Kristina's Reviews > I'll Be Gone in the Dark: One Woman's Obsessive Search for the Golden State Killer

I'll Be Gone in the Dark by Michelle McNamara
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it was ok
bookshelves: crime, disappointing, got-rid-of, my-book, non-fiction, want-my-money-back

I’ll Be Gone in the Dark: One Woman’s Obsessive Search for the Golden State Killer by Michelle McNamara is a book that should not have been published. Much of the book—if not most of it, I’m not going to do a mathematical analysis—is pieced together notes, lists of her notes, a few emails of mundane correspondence, a reprint of her extensive “to do” list, and selections from her blogs and a previously published article: “In the Footsteps of a Killer” (Los Angeles Magazine). My distinct impression is this book was not only rushed to publication after the author’s death in 2016, but it is a sentimental publication, a kind of literary memorial to Michelle McNamara by her husband, Patton Oswalt, and her friends. McNamara spent much of her life (a sad and physically/emotionally unhealthy amount of her life) obsessed not just with the Golden State Killer (GSK), but with serial killers of all kinds. It seems to me that Oswalt didn’t want the years she spent dwelling in the violent and bloody wreckage left by the GSK to go to waste, so he (along with her friends and assistant researchers) pulled his wife’s unfinished manuscript into some kind of coherent form and managed to get it published. Probably not difficult with Oswalt’s connections in Hollywood. While I can sympathize with his desire to do this, the published book is not a complete and finished book and does not display his wife’s research and writing talents to their fullest.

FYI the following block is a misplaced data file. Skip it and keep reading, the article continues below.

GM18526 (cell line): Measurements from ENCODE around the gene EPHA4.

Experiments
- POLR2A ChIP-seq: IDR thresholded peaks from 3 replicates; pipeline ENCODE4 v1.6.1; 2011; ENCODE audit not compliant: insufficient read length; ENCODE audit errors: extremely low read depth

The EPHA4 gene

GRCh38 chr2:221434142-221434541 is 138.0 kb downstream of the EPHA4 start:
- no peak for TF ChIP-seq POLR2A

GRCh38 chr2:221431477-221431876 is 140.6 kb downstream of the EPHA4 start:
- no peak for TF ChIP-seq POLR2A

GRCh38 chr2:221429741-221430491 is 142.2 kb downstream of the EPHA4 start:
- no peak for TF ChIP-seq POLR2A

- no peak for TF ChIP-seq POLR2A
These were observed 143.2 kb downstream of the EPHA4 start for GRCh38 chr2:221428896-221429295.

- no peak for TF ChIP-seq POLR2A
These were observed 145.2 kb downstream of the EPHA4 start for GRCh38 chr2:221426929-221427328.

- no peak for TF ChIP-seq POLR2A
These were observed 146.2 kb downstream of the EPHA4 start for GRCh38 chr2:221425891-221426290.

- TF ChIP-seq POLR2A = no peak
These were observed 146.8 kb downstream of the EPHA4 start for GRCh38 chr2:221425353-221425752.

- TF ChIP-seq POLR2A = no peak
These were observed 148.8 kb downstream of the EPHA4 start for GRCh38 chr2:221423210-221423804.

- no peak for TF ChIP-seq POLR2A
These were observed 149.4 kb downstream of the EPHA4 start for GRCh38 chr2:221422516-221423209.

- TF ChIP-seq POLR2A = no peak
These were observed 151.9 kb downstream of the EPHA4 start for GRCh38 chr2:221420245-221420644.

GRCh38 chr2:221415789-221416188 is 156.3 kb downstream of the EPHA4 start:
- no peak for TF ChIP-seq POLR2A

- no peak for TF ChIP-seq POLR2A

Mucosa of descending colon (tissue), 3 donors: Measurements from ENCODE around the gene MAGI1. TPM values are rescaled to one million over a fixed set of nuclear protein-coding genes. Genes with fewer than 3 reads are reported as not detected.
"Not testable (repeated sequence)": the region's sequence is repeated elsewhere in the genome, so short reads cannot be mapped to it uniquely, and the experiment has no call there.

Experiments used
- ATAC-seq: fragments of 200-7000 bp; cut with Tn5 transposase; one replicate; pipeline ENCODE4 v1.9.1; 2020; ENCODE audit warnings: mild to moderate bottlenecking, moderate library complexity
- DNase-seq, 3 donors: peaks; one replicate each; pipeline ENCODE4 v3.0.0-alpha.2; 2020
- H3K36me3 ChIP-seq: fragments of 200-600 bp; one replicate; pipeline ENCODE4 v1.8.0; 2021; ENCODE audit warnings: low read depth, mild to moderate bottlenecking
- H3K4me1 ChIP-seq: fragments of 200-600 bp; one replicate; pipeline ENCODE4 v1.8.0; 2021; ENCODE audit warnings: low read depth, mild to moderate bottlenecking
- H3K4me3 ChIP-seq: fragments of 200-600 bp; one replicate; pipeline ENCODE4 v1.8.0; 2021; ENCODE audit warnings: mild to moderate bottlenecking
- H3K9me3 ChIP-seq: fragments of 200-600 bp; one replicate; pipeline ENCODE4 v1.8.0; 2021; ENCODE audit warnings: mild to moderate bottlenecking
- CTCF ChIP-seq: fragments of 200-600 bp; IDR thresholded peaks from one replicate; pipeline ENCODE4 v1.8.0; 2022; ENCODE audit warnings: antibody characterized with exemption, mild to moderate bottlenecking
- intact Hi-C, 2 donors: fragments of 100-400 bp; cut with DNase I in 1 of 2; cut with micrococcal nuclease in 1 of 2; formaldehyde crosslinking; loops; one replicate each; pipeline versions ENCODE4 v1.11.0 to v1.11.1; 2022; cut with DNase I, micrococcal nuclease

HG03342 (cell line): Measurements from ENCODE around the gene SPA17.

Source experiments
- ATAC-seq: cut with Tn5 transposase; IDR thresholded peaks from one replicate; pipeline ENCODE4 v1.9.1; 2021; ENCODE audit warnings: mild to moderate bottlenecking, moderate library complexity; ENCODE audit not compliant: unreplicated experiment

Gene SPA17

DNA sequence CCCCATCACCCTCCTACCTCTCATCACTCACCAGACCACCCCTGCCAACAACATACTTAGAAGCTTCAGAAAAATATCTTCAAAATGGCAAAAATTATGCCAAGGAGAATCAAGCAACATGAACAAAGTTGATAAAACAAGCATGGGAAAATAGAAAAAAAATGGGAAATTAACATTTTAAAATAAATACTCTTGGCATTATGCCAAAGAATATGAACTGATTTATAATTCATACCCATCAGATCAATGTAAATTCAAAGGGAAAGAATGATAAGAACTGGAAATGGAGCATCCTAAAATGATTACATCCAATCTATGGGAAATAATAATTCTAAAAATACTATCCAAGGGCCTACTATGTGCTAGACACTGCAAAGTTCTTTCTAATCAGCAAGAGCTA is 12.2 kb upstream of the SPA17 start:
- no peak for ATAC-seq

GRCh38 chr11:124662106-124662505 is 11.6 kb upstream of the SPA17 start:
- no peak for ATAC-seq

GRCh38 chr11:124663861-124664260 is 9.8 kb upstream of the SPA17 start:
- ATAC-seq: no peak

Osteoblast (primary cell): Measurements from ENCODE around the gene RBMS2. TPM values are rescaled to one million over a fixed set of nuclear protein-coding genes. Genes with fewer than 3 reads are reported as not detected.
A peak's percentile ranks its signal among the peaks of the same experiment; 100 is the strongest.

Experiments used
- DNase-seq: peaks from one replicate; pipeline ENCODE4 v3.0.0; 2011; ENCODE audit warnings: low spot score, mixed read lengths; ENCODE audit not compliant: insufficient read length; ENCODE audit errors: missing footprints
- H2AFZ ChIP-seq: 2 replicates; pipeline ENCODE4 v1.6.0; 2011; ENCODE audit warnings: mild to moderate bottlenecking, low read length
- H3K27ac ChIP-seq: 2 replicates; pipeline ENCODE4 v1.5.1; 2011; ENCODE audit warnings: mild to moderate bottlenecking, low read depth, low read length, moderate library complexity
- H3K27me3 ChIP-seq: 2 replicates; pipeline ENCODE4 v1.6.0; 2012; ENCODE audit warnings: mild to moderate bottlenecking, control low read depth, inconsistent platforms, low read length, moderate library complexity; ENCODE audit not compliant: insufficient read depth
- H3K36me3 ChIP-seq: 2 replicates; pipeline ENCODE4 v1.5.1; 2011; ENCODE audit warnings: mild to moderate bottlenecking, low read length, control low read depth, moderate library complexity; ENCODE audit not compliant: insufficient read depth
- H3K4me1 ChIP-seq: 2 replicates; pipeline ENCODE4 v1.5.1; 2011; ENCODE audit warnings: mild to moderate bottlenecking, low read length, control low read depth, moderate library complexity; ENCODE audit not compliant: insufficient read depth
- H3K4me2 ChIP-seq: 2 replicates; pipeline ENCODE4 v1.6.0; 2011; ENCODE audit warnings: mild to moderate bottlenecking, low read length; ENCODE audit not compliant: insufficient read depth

I was vaguely interested in this book before the GSK was caught, but added it to my TBR list only after reading a very well-written Goodreads review. I figured I’d eventually borrow it from the library. Then the GSK was caught and I was curious to see how much of McNamara’s theories (and years of detective work) were helpful in identifying the man eventually arrested, Joseph James DeAngelo, so I bought the book. Of course, I regret spending the money. If publishers (and reviewers) had owned up to the fact that the original manuscript was unfinished and editors had to supplement the text with reprinted parts of her blogs and a previously published article, I would have passed on the book and just read the blogs and her LA Magazine article. The best part of the book is the first 63 pages, probably because it’s the only part of the book that was actually finished. After that, many sections are preceded with an editor’s note telling the reader that essentially, the author didn’t write it. There’s a very long italicized editor’s note on page 122 that I find amusing in a pissy-I-wasted-my-money-on-this-book kind of way. The editor wants the reader to know that the Ventura investigation is very complex and full of fascinating twists and turns and McNamara got her hands on boxes and boxes of case files and although she had read much of it (and it’s implied that she also had tons of notes), she died before any of this information could be “weaved into the narrative.” But, if you really want to read about it, go dig up a series of articles published in the Ventura County Star in November of 2002. That’s ridiculous. Again, I bought this book expecting to get this information, not to be told to go somewhere else and read about it. If the publisher had given book buyers a head’s up about the unfinished quality of the manuscript and buyers beware, then fine. But they didn’t.